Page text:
Ethics board weighs in on Ackley dispute
New London - A dispute between a city councilor and the police chief continues to roil, with a mayoral candidate issuing a statement that calls for "transparent government," and the head of the Board of Ethics suggesting his committee get involved.
City Councilor Rob Pero, who is the Republican candidate for mayor, issued a statement over the weekend asking city officials to focus their energies on reforms rather than the accusations of unethical behavior that Police Chief Margaret Ackley has leveled against Councilor Michael Buscetto III. Buscetto is the party-endorsed Democratic mayoral candidate. He faces a party primary Sept. 13.
"The city of New London finds itself in the midst of a crisis ... Unfortunately, this conflict has resulted in a taxpayer funded private investigation that will continue to provide more uncertainty and strain on the City,'' Pero said, referring to a city council directive to the law director to find a private investigator to look into the accusations the chief made last week.
"I think we should focus our energies on moving the city along,'' Pero said Monday. "And not get bogged down into the whole debate."
"Investigations suck the life and energy out of a community,'' he continued. "There are a lot of issues the community needs to address and stay focused on."
At the forefront, he said, is how the city will spend $9 million in bond money, whether to build a new high school and the coming vote on the potential sale of a portion of Riverside Park.
Buscetto responded that he, too, is looking out for taxpayers and said a retirement agreement Ackley made with City Manager Denise Rose will end up costing the city additional money. The agreement was signed in April. The council learned about it earlier this month.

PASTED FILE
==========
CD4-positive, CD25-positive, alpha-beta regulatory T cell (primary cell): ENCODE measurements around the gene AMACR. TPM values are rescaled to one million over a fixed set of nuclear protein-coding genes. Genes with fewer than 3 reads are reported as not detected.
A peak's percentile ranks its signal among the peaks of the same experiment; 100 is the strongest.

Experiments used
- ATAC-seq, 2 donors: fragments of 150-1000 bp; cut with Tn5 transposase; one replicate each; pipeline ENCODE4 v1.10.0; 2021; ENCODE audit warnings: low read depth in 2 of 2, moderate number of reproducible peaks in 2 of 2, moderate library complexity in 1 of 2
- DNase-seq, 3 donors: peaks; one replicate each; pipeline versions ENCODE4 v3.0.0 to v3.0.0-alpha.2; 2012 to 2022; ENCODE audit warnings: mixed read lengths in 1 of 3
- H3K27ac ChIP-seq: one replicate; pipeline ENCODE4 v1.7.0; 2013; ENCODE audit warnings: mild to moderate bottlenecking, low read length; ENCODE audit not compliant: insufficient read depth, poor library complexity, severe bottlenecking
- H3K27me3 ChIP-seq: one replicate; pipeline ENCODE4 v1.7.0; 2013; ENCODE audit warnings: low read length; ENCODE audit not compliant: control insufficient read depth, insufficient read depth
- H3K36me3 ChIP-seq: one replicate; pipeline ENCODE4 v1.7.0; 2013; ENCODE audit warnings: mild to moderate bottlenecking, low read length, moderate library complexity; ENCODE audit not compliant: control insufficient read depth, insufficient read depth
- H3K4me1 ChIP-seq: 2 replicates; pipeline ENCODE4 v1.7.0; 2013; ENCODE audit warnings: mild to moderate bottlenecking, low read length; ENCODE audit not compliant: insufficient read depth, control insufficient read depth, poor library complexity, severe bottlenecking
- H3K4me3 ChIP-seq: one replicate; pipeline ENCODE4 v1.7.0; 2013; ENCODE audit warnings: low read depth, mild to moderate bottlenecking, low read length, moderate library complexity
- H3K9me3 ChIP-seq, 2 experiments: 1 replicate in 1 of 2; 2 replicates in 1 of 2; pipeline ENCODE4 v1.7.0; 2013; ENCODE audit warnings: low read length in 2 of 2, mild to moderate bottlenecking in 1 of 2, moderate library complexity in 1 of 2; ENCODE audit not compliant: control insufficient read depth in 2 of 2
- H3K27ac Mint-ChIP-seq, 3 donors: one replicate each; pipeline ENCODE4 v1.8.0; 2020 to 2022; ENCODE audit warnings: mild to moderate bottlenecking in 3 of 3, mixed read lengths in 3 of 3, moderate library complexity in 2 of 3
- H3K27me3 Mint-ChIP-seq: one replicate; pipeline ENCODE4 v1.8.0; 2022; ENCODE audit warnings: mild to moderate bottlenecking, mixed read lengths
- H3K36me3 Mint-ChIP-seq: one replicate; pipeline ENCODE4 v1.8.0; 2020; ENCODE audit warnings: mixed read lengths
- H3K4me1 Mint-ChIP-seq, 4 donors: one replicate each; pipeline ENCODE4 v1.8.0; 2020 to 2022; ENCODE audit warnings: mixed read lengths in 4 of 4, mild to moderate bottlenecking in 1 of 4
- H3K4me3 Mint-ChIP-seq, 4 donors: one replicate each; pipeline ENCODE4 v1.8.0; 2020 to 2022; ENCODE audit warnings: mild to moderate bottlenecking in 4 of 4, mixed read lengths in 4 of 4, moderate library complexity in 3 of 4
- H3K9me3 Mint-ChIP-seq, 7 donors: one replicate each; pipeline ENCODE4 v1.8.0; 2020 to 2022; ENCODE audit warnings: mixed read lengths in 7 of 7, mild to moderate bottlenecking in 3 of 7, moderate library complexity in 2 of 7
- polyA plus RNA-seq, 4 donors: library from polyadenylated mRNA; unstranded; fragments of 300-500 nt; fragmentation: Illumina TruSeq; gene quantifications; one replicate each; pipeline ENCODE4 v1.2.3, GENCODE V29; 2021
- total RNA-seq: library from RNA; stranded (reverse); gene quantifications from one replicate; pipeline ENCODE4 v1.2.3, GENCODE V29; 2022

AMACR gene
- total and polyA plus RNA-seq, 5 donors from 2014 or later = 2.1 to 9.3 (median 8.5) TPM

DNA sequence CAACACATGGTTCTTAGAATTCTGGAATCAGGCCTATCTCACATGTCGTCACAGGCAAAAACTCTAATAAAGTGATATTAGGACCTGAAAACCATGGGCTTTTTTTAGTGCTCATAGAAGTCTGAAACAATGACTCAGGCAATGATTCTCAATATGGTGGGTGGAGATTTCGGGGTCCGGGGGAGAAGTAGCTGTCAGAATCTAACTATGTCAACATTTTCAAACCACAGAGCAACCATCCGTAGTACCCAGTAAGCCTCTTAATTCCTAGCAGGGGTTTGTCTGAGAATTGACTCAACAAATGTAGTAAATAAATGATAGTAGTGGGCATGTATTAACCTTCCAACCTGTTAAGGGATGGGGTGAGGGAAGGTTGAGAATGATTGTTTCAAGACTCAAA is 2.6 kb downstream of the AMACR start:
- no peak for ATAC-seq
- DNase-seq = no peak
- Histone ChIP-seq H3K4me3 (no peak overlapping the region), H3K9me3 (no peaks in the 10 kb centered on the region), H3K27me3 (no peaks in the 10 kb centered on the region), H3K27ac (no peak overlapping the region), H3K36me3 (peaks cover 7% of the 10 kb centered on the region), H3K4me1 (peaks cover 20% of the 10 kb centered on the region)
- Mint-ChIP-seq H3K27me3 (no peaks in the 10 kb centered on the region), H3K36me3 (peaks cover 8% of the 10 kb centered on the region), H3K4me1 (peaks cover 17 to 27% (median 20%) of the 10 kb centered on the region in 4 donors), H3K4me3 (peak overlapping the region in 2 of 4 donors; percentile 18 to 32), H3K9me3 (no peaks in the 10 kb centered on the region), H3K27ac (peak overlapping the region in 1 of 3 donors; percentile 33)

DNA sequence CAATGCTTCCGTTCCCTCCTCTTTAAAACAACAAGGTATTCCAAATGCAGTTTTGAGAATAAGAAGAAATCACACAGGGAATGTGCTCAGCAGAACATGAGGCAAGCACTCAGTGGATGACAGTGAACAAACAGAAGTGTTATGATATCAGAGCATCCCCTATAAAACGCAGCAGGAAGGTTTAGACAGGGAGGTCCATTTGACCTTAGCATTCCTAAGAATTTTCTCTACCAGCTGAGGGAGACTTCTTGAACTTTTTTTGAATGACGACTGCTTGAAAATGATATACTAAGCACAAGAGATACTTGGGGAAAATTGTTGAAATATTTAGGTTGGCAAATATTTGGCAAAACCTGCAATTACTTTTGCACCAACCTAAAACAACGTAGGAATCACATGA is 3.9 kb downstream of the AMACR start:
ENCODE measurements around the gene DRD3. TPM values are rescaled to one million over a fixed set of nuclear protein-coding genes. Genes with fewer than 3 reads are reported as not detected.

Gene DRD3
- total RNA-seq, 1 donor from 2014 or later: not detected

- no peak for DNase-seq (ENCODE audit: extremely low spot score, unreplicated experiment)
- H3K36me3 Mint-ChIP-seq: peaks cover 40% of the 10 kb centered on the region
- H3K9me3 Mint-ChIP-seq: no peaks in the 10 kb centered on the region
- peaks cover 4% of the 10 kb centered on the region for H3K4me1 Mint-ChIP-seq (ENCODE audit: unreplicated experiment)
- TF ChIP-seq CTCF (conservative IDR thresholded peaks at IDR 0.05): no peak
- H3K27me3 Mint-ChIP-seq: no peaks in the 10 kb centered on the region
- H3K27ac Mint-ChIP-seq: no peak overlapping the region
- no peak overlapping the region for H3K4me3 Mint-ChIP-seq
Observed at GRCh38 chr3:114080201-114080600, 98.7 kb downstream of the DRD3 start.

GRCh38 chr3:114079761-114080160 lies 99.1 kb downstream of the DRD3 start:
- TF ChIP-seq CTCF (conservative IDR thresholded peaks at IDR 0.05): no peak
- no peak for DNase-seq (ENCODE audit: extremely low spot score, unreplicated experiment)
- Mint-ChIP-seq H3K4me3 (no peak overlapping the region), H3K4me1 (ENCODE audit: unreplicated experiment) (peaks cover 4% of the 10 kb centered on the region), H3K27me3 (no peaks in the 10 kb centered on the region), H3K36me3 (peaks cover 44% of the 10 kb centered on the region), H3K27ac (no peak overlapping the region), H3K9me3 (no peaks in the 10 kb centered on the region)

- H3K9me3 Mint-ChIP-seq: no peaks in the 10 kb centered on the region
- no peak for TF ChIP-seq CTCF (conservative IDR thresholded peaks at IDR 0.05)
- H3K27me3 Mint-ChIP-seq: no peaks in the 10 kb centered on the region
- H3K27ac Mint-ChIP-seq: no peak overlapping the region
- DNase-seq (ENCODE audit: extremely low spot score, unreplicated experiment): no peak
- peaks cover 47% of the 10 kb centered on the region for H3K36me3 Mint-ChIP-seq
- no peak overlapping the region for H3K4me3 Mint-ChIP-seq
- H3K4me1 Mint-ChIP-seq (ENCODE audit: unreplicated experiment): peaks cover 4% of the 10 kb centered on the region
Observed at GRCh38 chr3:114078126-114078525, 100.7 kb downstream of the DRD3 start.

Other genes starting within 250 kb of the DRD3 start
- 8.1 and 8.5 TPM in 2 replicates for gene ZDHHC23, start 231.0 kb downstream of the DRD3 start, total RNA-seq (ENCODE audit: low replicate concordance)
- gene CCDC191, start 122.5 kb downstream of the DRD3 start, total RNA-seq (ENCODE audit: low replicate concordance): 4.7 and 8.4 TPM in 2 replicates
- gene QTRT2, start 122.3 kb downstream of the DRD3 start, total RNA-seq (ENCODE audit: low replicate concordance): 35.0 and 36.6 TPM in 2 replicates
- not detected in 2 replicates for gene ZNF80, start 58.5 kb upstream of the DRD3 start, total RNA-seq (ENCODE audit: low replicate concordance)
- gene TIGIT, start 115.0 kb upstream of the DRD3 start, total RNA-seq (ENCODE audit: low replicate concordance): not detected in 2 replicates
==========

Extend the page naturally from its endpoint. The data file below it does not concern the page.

"Councilor Pero has mentioned conflict in city government resulting in unnecessary use of taxpayer monies. However, I see this as a straightforward issue,'' Buscetto said in a prepared statement. "This is not and should not be a campaign issue. It's about doing the job that we were elected to do - looking out for our taxpayers."
Meanwhile, K. Robert Lewis, chairman of the city's ethics board, sent a memo to city councilors suggesting the chief has an ethics complaint that should be addressed by his committee.
"I want to opine that the council cannot investigate itself, even through the office of the Law Director,'' Lewis wrote. "It is for the seven members of the Board of Ethics to follow the (prescribed) procedure, hire an investigator as necessary and conduct hearings if Probable Cause is found.''
A Board of Ethics meeting has been scheduled for Friday at a time and place to be announced, Lewis said Monday.
"What we will talk about is whether this is in our purview or if this not in our purview,'' he said.
He asked how the council, which includes three mayoral candidates, can order an investigation into allegations made against one candidate and then have all three candidates vote on what is found. Besides Buscetto and Pero, Councilor Martin Olsen, who is the ceremonial mayor this year, is running as a petitioning candidate.
"It gives the appearance that the council is investigating themselves,'' he said. "The Board of Ethics has no one involved."
While no complaint has been filed with the board, Lewis said the board can initiate alleged ethics violations if five of its seven members vote to do so.
"I know it was out of abundance of concern they did what they did,'' Lewis said, referring to the council's vote to investigate the complaints. "My point is, this is what this body (Board of Ethics) exists for.''
Last week Ackley announced she wants to retire and accused Buscetto of interfering with her department. She also threatened to file a lawsuit, alleging that Buscetto has harassed her and created a hostile work environment.
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